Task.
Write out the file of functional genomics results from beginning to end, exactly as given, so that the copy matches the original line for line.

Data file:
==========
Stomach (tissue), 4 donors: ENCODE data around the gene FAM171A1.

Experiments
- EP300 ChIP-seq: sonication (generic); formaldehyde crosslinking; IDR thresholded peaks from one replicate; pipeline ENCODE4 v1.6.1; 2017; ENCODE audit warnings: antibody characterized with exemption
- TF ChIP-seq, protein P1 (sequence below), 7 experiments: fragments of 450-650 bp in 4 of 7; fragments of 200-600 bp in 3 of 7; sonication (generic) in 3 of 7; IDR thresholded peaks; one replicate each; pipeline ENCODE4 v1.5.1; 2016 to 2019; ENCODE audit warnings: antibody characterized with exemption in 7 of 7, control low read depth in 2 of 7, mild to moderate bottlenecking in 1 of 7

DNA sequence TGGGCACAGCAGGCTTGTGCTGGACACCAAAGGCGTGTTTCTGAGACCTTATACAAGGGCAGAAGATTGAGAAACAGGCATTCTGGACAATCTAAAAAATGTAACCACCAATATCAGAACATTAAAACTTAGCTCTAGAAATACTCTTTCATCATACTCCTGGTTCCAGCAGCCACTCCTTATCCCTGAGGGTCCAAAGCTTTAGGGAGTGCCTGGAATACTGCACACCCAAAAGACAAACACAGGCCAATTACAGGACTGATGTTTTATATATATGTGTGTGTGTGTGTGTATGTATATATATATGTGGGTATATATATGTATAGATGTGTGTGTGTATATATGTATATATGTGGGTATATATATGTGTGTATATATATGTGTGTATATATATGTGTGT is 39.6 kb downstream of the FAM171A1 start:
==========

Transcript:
Stomach (tissue), 4 donors: ENCODE data around the gene FAM171A1.

Experiments
- EP300 ChIP-seq: sonication (generic); formaldehyde crosslinking; IDR thresholded peaks from one replicate; pipeline ENCODE4 v1.6.1; 2017; ENCODE audit warnings: antibody characterized with exemption
- TF ChIP-seq, protein P1 (sequence below), 7 experiments: fragments of 450-650 bp in 4 of 7; fragments of 200-600 bp in 3 of 7; sonication (generic) in 3 of 7; IDR thresholded peaks; one replicate each; pipeline ENCODE4 v1.5.1; 2016 to 2019; ENCODE audit warnings: antibody characterized with exemption in 7 of 7, control low read depth in 2 of 7, mild to moderate bottlenecking in 1 of 7

DNA sequence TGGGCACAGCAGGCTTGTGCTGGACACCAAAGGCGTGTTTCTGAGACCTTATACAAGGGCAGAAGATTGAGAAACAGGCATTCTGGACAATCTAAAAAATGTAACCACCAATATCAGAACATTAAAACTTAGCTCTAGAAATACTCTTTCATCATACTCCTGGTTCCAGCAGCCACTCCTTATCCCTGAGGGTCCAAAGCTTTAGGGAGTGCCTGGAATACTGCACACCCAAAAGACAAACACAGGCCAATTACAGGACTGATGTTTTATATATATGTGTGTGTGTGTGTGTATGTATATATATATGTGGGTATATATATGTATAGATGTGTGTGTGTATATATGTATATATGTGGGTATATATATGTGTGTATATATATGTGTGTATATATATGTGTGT is 39.6 kb downstream of the FAM171A1 start: